To say that Bobby was in a bad way would have been a gross understatement. He lay in the bed, by all appearances unconscious, and the sheets that covered him were saturated with his own blood. Fearing the worst, Bradshaw felt for a pulse, and was relieved almost to the point of tears when he found it. It was frighteningly weak, but it was there.
Peeling the sheets back, he quickly discovered the apparent source of the blood. One of Bobby’s gunshot wounds had reopened, and was bleeding profusely. The Chief had no way of knowing how long Bobby had been left alone in this state for, and he could barely suppress a surge of rage at the thought that it had been long enough for him to virtually be at the point of death.
“What on earth is going on here?” Attila thundered as she rounded the corner into Bobby’s room. She was brought up short, however, by the sight of Bobby.
“Oh, dear God…”
Deakins followed her in, and froze, his face going a deathly white as he took in the terrifying sight before them.
“Out,” the nurse demanded suddenly, even as she rushed over and hit the alarm that would summon help. “Both of you, out!”
They went, with the terrible sight burned into their minds, and the piercing wail of the alarm ringing in their ears.
Over an hour later, Dr Fielding found them both in the waiting lounge within the ICU, both very pale and cloaked in heavy silence.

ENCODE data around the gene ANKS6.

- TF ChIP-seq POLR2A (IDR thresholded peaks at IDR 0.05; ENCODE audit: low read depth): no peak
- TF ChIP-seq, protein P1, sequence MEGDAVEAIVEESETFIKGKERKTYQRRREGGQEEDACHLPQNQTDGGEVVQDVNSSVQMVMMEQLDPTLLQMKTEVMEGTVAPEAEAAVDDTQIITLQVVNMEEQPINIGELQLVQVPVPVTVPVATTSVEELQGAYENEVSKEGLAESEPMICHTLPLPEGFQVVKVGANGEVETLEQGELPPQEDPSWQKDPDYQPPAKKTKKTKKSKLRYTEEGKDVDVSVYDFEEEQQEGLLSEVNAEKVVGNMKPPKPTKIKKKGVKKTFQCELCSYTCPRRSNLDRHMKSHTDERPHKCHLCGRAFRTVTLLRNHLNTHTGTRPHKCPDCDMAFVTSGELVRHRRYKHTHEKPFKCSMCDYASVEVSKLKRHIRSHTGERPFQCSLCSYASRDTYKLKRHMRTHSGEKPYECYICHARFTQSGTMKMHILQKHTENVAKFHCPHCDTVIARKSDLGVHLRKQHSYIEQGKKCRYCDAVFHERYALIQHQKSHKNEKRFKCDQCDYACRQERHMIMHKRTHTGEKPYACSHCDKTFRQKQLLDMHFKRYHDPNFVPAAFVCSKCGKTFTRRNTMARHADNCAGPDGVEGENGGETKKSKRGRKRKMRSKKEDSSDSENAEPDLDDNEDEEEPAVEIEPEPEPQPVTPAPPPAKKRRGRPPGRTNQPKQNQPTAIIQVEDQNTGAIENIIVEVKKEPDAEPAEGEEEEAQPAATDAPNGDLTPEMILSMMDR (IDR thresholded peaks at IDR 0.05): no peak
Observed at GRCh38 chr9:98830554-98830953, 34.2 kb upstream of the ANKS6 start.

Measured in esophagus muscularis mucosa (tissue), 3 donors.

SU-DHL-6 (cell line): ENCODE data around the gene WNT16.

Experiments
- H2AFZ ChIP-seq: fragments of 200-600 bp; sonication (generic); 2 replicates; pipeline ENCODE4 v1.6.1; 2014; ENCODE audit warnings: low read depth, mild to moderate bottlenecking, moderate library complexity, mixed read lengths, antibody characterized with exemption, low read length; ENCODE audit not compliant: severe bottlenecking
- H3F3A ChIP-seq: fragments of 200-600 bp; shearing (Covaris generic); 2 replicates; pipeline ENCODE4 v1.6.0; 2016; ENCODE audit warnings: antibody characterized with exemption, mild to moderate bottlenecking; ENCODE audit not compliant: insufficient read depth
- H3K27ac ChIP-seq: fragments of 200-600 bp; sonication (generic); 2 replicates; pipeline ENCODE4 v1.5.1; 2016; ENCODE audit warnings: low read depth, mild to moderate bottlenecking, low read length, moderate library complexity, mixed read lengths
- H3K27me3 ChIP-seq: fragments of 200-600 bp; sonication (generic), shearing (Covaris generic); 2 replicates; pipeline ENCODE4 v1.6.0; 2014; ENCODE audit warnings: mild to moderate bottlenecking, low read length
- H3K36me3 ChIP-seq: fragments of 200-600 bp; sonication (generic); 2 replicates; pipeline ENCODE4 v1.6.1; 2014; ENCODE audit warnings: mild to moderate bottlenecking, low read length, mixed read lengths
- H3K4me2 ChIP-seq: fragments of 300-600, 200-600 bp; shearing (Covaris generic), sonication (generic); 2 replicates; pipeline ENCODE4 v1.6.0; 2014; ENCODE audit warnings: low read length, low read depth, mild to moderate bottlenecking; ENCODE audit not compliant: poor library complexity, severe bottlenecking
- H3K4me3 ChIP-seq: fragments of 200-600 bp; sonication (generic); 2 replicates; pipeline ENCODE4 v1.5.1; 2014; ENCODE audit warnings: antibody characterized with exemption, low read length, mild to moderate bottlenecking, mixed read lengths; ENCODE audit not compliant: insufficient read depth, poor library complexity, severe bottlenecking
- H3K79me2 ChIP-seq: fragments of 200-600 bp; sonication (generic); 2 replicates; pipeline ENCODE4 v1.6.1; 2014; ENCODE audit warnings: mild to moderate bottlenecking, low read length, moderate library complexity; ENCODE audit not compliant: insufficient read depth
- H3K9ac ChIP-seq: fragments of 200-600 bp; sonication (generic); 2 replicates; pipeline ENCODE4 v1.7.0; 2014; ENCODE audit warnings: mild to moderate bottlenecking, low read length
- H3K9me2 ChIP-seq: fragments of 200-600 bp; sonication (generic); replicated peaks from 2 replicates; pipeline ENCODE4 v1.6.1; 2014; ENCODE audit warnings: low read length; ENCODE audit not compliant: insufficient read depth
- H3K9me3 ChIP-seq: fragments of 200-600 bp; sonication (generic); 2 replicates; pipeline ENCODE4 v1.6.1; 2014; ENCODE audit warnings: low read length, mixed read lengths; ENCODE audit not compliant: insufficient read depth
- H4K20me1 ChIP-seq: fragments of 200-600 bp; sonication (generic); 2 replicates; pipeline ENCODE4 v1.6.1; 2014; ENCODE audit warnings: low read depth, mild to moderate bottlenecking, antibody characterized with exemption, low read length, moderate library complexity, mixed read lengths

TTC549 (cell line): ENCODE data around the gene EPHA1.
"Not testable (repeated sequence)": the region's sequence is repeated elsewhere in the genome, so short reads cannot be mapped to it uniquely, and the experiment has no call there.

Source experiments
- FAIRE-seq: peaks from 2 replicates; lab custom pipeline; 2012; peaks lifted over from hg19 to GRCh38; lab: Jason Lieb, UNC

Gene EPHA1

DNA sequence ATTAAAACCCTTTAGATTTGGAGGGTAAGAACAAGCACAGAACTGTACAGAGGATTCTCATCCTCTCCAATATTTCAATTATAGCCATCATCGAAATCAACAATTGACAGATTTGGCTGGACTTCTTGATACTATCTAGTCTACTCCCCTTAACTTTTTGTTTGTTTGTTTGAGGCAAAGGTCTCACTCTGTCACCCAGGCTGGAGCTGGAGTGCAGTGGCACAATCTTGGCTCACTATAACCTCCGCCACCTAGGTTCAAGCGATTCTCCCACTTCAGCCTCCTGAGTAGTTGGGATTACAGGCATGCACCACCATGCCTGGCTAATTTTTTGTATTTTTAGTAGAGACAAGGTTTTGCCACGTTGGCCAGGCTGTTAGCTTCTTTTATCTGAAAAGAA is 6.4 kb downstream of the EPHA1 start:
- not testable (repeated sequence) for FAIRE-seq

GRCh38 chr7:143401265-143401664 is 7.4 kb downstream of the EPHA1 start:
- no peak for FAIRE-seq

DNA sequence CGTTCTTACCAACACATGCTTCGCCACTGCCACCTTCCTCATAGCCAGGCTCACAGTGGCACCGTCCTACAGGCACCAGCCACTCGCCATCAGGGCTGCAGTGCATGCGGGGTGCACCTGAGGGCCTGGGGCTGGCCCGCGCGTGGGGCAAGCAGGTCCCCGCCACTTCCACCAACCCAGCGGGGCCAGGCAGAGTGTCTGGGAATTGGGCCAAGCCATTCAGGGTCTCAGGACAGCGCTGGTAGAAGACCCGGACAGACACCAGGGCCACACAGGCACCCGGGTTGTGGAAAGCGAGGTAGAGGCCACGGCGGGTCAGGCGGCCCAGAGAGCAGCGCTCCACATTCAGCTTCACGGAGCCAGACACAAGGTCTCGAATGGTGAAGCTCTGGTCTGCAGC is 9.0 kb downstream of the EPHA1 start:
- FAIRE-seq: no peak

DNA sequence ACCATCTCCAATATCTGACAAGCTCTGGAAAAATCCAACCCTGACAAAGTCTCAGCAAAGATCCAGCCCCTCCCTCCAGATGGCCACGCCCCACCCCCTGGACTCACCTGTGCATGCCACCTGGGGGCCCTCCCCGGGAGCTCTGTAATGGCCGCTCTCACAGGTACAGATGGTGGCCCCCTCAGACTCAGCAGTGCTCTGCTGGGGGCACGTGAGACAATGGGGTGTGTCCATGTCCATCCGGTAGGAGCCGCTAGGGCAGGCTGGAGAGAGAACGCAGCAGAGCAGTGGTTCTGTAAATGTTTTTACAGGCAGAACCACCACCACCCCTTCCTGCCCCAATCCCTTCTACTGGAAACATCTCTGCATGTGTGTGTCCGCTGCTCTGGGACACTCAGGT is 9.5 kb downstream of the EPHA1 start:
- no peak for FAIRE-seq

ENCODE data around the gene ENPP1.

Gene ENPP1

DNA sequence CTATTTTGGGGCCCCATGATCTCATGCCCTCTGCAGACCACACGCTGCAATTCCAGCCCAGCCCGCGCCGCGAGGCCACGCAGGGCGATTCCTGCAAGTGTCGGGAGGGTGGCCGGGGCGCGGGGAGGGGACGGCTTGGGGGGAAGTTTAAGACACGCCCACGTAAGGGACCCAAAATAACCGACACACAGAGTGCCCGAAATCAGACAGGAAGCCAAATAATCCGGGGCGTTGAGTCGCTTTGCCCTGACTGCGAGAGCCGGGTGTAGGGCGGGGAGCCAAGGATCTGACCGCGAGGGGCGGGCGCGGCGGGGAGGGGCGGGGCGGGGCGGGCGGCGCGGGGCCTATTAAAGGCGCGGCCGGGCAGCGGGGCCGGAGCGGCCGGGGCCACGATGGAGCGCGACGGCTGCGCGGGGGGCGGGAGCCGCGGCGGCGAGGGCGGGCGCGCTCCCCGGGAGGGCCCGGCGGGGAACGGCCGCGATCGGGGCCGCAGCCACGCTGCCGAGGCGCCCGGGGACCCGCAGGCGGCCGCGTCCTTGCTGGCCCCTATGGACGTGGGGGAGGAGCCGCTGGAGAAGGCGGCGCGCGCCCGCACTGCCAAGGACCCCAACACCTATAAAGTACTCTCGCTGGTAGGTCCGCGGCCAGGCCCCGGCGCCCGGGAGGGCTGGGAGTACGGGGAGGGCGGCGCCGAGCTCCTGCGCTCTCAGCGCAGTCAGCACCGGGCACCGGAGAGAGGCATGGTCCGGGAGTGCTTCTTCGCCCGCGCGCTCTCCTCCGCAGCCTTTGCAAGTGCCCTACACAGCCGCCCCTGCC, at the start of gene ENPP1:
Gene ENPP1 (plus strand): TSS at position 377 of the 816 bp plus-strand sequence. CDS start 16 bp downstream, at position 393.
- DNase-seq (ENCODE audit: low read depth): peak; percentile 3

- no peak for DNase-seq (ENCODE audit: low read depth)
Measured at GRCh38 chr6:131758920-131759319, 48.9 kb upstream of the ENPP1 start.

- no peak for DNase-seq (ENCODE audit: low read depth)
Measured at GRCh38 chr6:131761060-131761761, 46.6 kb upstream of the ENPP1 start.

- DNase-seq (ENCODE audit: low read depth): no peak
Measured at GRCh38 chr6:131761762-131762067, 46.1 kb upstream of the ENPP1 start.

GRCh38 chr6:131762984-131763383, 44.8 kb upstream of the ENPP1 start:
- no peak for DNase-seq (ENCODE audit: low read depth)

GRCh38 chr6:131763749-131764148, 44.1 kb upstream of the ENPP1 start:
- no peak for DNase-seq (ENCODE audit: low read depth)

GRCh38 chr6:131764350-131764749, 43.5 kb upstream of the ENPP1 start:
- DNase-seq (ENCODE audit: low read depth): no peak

“Gentlemen?” Fielding asked quietly, and had to take a step back when Deakins virtually leapt to his feet.
“He’ll be fine,” Fielding answered quickly. “It will take a while to replace the volume of blood that he lost, but he will be all right.”
“How the hell did it happen?” Bradshaw asked in concern. Fielding hesitated, and then motioned to the chairs.
“Perhaps we should all sit down.”
Deakins sat with a thud, and Fielding followed suit.
“All right,” he said quietly. “Now, the cause was fairly straight forward. One of Bobby’s wounds reopened, and bled badly. We scanned his abdomen, and there was no internal bleeding, so we didn’t need to take him back into surgery.”
“How did it reopen?” Deakins asked hoarsely, dreading the answer, but needing to know all the same. “Did he… do it himself?”
Fielding regarded Deakins sombrely.
“You believe this may have been a suicide attempt?”
Aware that Bradshaw’s eyes were on him, Deakins forced himself to nod.
“I have to think it’s a possibility, yes.”
Fielding sighed, and rubbed at his temples.
“Well, you’re both right and wrong about that. We were able to wake Bobby up, and though he wasn’t exactly talkative about what happened, I was able to determine that the wound opening up was an accident. He apparently was trying to sit up to reach for a magazine, and the sutures broke. And trust me, I’ll be looking thoroughly into how that happened. I tied those sutures myself. They should never have broken like that.”
“So, if it wasn’t anything deliberate on his part…” Bradshaw started to say, but Fielding cut him off.
“Let me finish, Chief Bradshaw, please. No, that part was not Bobby’s doing. However, he was awake and alert when it happened, and he could easily have summoned help immediately… but he didn’t. He chose instead to just lie there and bleed, until he did lose consciousness.”
“Suicide by apathy,” Deakins said, feeling sick to his stomach, and Fielding confirmed his diagnosis with a nod.